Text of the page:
SHENANDOAH was the movie McLaglen was most proud of, no doubt because it’s also his most Fordian. Stewart even gets to talk to his dead wife at her gravesite (a la John Wayne in She Wore a Yellow Ribbon). He also wisely recruited the brilliant William Clothier (The Horse Soldiers, The Man Who Shot Liberty Valance, Donovan’s Reef, Cheyenne Autumn) to film the gorgeous visuals in rich, vivid Technicolor. Then, there’s the cast – many Ford veterans (also McLaglen personal buds), including Paul Fix, Harry Carey, Jr., Pat Wayne, Chuck Roberson…plus Doug McClure To Kill a Mockingbird‘s Phillip Alford (as Boy), Strother Martin, Denver Pyle, George Kennedy, Tim McIntire, James Best, Kevin Hagen, Dabbs Greer, Kelly Thordsen, Rayford Barnes, Lane Bradford, Edward Faulkner, Gregg Palmer, and, in bits, Gary Grimes and Warren Oates. The women in the pic are especially worth mentioning – a pair of newly signed Universal contractees (two of the studio’s last), Rosemary Forsyth and, more notably, Katharine Ross. Forsyth would appear in a number of other excellent Universal entries, such as The War Lord before segueing into MCA-TV series – while Ross would fare better in the unfairly ignored Games before becoming a major star in 1967’s The Graduate (which allowed her to eventually ease out of her Universal “bondage,” albeit gracefully, via Tell Them Willie Boy is Here).

The score by studio reliable Frank Skinner is suitable, elevated by a lovely main and end instrumental rendering of the famed title melody.

As produced by Robert Arthur, SHENANDOAH looks bigger than it is – an opening battle prologue from MGM’s vault, featuring an impressive montage from 1957’s Raintree County. The picture is also incredibly adult, and contains some pretty graphic violence, and a harrowing rape scene.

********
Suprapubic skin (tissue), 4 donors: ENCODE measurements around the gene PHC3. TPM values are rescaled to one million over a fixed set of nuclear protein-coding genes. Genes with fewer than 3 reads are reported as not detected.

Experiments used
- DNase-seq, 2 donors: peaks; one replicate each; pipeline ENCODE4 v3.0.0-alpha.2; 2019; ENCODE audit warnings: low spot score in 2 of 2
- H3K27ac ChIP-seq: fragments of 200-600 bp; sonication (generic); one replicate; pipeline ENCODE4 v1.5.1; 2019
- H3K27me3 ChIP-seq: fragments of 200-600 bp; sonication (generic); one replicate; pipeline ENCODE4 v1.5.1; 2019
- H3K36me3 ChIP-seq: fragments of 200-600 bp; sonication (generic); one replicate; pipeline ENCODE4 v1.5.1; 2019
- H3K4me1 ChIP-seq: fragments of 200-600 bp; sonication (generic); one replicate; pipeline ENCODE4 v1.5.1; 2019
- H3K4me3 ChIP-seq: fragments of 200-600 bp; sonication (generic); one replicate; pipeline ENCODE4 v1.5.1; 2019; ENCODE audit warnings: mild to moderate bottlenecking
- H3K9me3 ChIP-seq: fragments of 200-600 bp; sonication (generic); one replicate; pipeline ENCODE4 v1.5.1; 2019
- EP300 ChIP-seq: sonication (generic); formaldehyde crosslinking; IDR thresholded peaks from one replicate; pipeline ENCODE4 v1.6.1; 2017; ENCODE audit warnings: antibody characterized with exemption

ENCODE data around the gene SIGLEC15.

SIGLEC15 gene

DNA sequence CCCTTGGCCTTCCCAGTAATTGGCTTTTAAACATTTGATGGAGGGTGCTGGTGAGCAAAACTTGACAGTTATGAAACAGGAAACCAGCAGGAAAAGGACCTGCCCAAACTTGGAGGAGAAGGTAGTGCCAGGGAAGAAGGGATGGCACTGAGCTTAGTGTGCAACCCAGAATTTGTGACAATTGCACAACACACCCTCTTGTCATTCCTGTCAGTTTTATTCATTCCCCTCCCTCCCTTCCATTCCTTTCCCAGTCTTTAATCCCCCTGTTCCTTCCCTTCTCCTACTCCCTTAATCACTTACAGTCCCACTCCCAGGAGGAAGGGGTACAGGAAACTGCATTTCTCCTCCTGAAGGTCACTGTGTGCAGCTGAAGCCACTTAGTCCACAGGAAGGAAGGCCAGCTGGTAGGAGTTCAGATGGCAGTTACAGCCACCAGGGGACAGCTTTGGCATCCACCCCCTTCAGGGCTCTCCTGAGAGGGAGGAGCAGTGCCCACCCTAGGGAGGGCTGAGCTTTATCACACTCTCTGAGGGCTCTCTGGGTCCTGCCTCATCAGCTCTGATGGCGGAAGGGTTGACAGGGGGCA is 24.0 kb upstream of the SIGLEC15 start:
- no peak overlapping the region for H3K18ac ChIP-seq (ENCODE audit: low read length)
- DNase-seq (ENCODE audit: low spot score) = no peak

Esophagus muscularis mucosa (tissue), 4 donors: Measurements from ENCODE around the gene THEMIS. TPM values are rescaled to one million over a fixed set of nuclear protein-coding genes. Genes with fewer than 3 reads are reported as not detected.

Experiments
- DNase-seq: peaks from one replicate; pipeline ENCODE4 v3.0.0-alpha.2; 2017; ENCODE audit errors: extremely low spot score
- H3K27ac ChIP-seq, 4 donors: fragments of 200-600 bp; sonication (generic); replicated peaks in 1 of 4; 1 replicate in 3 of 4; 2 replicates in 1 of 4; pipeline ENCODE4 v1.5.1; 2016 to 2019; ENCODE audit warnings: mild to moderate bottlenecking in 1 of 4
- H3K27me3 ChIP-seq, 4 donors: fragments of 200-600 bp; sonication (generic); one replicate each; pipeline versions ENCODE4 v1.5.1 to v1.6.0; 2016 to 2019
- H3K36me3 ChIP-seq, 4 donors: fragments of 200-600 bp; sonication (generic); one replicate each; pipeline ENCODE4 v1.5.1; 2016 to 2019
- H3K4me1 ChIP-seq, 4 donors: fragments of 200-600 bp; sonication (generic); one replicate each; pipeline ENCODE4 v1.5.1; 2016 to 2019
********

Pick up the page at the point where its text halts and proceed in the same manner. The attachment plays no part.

While critics were mixed, although mostly positive, audiences flocked to see the movie in the summer of 1965. Back then, if a movie recouped its cost, and then grossed four million or so – it was considered a big-time hit. SHENANDOAH grossed over eighteen million in the U.S. alone that July and August before going on to enjoy an equally profitable international run.

The new Kino-Lorber Blu-Ray of SHENANDOAH looks sensational – like owning your own pristine 35MM Technicolor print. It’s as if I was sitting in the front row of the Onteora all over again.

FUN FACT: SHENANDOAH was retooled as a Tony Award-winning Broadway musical in 1974, starring John Cullum (replacing the original choice Robert Ryan, who had succumbed to lung cancer in July of 1973).

USELESS FUN FACT: SHENANDOAH was, to my knowledge, the last movie to use the classic traditional matte paper one-sheet posters. After this release, all one-sheets would go “glossy,” which is still used today.

A super nostalgic celluloid excursion, the SHENANDOAH Blu-Ray is the first time I’ve seen this movie in decades. Andrew V. would be happy to know that by the poignant fade-out, there were tears in my eyes. I truly can envision John Ford weepily uttering “Son of a bitch!” High praise indeed from ghostland!

SHENANDOAH. Color. Widescreen [1.85:1; 1080p High Definition]; 2.0 DTS-HD MA. Kino-Lorber Studio Classics/Universal Studios. CAT # K25433. SRP: $24.95.